Perhaps the greatest proof of director Zack Snyder’s belief that the world must no longer count on superheroes can be seen in the DC Extended Universe that he helped build. When the franchise was at its lowest – ravaged critically and commercially – it needed the Justice League to save it, but was monumentally let down by its biggest stars, the Trinity; Batman, Superman and Wonder Woman.
Instead, the burden of regaining some of the series’ lost sheen was put on the chiselled shoulders of Jason Momoa’s Aquaman, and he came through. Directed by James Wan, the film became the most successful DC movie of all time, swimming past the likes of Christopher Nolan’s beloved Batman films. Aquaman’s $1.1 billion gross was perhaps what was expected from Snyder’s Batman v Superman: Dawn of Justice – it was intended to be DC’s answer to Marvel’s Avengers – but the film couldn’t even crack $900 million world-wide, despite posting an astounding three-day opening of $420 million.
It was followed by the famously compromised Justice League, on which Warner Bros spent upwards of $300 million, after removing Snyder midway through production and replacing him, in an almost comically villainous move, with Avengers director Joss Whedon. The final film couldn’t hide that it was a clash of two violently different tones. But Justice League was the tipping point for the DCEU. Its visible struggles with light and dark were also a litmus test for the audience, which by that time was vocally protesting the predicament their favourite characters had been put in.
In the end, it was decided that the future of the DCEU would focus more on the secondary characters (which is what Marvel has been doing all along, mind you). There could be several reasons for this. The most obvious is the box office. Fans clearly weren’t on board with the series’ take on the beloved characters, and by the time the ship had been course-corrected, it was already too late. Another could be that stars Ben Affleck and Henry Cavill were being openly opaque about reprising their roles as Batman and Superman. While Affleck couldn’t be bothered hiding his contempt for what the films had done to his reputation, Cavill reportedly wanted an A-list salary for future movies, failing to realise that he isn’t the star. Superman is.
Late last year, it was reported that Warner Bros wasn’t actively planning any new films with either Affleck or Cavill, which was in stark contrast to the public knowledge that director Matt Reeves was writing the first of an intended new trilogy of Batman films. Affleck’s resignation was announced a few weeks later. Reeves’ Batman will bow out in 2021, and will likely feature a much younger Bruce Wayne. Cavill, meanwhile, insists that he is still Superman.
With only a Wonder Woman sequel on the slate, in classic superhero fashion, the DCEU once again has to rely on the underdogs to pull it ashore. And Warner Bros, for the first time, is employing a smart tactic to make this happen.
Instead of shelling out $250-$300 million on projects, the studio is focussing on smaller films, taking baby steps to recovery. This week’s Shazam is reportedly budgeted at $100 million, and its break-even point, according to Forbes, will be at around $350 million worldwide. This is a far cry from Justice League, whose $660 million world-wide gross wasn’t enough to put it in the black.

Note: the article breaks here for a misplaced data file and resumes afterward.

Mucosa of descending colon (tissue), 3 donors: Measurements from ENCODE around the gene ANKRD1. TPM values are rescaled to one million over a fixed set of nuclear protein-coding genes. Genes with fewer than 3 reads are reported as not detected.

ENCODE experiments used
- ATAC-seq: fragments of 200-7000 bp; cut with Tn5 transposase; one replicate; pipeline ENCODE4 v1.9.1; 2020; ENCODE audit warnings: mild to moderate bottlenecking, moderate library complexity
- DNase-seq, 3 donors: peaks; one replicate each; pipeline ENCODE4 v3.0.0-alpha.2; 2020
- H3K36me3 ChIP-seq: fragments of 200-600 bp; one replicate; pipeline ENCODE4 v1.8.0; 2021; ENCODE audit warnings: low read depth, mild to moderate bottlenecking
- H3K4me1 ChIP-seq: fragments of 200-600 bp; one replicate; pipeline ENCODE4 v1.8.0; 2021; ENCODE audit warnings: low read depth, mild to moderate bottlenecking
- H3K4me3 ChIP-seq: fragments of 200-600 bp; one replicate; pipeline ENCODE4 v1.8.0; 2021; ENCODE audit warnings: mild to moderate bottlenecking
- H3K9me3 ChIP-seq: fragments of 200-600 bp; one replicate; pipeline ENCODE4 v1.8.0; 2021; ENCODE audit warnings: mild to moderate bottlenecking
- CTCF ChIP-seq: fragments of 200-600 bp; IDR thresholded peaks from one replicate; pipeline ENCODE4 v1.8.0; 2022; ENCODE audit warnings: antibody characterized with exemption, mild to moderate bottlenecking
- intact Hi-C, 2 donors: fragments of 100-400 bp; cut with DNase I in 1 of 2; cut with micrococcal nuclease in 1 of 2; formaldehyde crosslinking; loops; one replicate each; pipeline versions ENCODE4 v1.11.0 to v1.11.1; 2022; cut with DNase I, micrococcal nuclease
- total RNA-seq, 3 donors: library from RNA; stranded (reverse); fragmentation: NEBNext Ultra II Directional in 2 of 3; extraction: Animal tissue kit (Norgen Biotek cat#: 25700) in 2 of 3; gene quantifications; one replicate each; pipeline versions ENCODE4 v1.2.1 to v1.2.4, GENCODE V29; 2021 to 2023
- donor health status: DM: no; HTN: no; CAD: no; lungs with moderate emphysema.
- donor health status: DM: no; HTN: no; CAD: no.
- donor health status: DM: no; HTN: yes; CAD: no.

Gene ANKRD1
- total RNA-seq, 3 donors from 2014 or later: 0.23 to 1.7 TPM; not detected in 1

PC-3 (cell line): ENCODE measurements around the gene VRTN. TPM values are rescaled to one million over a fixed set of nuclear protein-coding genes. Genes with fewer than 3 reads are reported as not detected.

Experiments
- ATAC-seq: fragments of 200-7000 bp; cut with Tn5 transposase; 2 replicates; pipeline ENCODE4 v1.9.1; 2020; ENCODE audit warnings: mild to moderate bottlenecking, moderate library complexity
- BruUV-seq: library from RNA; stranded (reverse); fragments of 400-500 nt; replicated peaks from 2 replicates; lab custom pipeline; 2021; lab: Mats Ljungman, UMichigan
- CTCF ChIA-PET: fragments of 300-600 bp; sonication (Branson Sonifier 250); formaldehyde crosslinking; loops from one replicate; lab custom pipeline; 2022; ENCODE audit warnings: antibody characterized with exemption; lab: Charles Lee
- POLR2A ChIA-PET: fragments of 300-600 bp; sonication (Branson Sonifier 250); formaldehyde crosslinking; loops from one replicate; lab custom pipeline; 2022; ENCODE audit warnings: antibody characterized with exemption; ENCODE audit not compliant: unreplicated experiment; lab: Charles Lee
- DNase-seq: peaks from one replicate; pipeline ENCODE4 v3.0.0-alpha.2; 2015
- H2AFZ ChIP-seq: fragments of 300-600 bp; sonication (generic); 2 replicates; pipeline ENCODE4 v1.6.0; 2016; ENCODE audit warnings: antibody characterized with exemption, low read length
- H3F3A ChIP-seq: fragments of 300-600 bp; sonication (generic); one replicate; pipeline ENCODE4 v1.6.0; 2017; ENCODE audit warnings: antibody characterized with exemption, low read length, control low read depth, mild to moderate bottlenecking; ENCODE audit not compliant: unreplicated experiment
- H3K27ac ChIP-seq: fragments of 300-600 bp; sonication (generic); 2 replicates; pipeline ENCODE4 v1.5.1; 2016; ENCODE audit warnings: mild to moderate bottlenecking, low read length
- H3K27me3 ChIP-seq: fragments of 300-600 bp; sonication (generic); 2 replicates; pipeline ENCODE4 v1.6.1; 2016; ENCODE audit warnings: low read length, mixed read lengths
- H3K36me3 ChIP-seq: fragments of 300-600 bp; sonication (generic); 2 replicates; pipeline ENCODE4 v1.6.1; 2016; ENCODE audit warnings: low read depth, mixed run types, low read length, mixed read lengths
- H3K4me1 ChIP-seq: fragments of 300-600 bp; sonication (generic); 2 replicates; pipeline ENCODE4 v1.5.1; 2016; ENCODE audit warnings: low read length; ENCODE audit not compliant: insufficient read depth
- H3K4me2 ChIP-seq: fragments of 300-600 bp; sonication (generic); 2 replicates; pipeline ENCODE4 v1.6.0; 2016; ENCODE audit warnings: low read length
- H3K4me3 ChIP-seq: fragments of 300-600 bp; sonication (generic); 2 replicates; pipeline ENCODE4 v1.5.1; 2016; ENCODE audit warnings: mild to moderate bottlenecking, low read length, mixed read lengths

Warner Bros’ only other DC offering of the year is the Joker standalone movie, budgeted at a reported $55 million, and slotted for release in prime awards season. It has been rumoured that the film will launch a new subsidiary of the DCEU, called DC Dark or DC Black – it isn’t clear yet – which will consist of unconnected films, directed by filmmakers who have a unique take on the popular characters.
In true TV production fashion – keep in mind, both the DCEU and the MCU are run like TV shows – Warner Bros has listened to what fans have liked, and what they haven’t. So gone are the multiple Joker movies that were supposed to star Jared Leto, who has been sidelined in favour of the universally acclaimed Margot Robbie. The future star (and now producer) will reprise her role as Harley Quinn in the upcoming Suicide Squad spin-off Birds of Prey, which will almost certainly be yet another smaller film in DC’s roster. It seems like even DC’s A-list villains can’t catch a break.
While the DCEU’s commercial problems and quality are being addressed, it remains to be seen how the future films reconcile with their troubled past, narratively. How, for instance, will Batfleck’s absence in Birds of Prey be addressed? Will it be confusing for audiences if Joaquin Phoenix’s Joker runs into a young Bruce Wayne in the upcoming Joker movie? Where’s Superman when Aquaman needs his help in the sequel, confirmed for a 2022 release? And why must Wonder Woman remain in the past?
As the old Hollywood adage goes, ‘You’re only as good as your last picture’. And in that regard, the series seems to be heading along just fine. Shazam is getting good reviews and is expected to be another box office win for the studio. But unfortunately, the newfound success of the DCEU is also a sign that serviceable mediocrity will always be favoured over pure ambition.